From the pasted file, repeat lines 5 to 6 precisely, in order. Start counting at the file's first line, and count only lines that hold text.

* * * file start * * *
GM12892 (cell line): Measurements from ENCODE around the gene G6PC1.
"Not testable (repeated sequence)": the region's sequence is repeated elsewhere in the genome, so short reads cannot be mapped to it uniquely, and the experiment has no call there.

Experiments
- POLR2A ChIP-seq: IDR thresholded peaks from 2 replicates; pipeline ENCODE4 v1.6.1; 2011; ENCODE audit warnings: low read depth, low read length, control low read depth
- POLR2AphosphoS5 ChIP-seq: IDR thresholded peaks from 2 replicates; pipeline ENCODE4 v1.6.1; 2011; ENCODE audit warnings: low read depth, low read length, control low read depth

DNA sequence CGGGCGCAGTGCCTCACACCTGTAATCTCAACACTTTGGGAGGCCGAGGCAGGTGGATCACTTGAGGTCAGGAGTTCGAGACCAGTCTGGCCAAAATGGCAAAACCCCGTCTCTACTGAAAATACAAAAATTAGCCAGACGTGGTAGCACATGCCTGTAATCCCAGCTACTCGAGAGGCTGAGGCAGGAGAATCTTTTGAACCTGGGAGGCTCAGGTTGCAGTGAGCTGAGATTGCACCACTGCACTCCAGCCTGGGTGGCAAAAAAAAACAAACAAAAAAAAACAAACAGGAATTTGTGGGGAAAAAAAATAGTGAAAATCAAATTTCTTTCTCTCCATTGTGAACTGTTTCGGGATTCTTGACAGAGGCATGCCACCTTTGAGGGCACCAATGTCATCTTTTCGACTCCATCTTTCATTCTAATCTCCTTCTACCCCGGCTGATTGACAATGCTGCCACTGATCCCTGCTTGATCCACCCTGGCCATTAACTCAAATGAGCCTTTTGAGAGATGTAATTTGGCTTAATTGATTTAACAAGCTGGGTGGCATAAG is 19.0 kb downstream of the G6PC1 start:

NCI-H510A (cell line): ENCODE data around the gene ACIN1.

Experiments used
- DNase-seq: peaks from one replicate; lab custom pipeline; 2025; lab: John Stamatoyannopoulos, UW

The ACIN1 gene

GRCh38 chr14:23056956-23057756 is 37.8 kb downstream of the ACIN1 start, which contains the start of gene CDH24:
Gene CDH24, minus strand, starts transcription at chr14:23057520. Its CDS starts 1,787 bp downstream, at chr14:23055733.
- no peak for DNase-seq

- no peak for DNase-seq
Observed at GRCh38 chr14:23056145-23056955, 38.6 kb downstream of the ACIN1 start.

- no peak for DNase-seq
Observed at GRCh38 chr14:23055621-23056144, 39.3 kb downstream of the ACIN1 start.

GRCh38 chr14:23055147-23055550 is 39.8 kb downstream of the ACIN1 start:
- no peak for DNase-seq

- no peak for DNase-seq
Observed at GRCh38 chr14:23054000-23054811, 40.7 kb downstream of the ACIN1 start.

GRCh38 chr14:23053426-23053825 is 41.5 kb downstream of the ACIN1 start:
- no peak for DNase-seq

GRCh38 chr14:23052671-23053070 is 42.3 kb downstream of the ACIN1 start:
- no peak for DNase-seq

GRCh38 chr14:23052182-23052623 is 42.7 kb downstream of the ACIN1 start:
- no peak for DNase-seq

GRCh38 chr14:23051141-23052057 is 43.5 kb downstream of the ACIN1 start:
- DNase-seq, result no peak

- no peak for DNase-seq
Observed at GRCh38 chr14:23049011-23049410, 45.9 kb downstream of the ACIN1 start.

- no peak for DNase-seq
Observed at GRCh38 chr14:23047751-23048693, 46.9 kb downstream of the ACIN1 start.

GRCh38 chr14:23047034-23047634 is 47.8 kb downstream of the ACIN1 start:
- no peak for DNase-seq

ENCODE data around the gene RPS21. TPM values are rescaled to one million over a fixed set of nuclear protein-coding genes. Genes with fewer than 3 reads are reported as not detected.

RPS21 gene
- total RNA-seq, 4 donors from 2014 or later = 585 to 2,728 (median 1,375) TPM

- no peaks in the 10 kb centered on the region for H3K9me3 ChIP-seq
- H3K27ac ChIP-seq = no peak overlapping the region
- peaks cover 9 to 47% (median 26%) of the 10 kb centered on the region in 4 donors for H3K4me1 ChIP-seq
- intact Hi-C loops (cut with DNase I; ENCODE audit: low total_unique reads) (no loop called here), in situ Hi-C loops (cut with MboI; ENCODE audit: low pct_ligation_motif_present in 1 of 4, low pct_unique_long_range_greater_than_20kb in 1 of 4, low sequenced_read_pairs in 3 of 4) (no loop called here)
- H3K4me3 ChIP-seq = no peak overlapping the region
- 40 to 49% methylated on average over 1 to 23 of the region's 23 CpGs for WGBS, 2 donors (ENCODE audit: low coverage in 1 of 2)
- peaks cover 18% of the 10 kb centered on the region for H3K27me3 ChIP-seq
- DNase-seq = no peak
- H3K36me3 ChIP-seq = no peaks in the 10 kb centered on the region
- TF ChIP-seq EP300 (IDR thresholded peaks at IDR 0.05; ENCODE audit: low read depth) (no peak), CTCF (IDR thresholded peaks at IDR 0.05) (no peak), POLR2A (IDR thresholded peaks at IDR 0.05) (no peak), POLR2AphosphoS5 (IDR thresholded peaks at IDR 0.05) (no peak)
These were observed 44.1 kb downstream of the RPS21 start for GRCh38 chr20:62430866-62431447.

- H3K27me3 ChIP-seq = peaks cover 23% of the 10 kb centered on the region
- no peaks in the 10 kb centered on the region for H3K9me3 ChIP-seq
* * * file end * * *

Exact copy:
- POLR2AphosphoS5 ChIP-seq: IDR thresholded peaks from 2 replicates; pipeline ENCODE4 v1.6.1; 2011; ENCODE audit warnings: low read depth, low read length, control low read depth

DNA sequence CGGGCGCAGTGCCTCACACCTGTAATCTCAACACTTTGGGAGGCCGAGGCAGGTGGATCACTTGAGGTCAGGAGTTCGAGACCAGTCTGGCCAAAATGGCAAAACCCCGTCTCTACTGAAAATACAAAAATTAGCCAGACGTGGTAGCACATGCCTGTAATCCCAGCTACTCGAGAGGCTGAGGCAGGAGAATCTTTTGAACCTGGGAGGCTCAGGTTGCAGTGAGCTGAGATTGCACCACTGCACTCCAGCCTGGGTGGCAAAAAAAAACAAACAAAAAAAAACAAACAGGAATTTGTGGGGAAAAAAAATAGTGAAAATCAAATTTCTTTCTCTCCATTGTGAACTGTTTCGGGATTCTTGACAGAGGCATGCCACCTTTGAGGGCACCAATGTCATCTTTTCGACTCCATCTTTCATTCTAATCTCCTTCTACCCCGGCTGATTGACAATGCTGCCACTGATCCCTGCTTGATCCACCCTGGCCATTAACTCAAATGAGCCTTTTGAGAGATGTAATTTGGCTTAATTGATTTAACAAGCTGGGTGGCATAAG is 19.0 kb downstream of the G6PC1 start: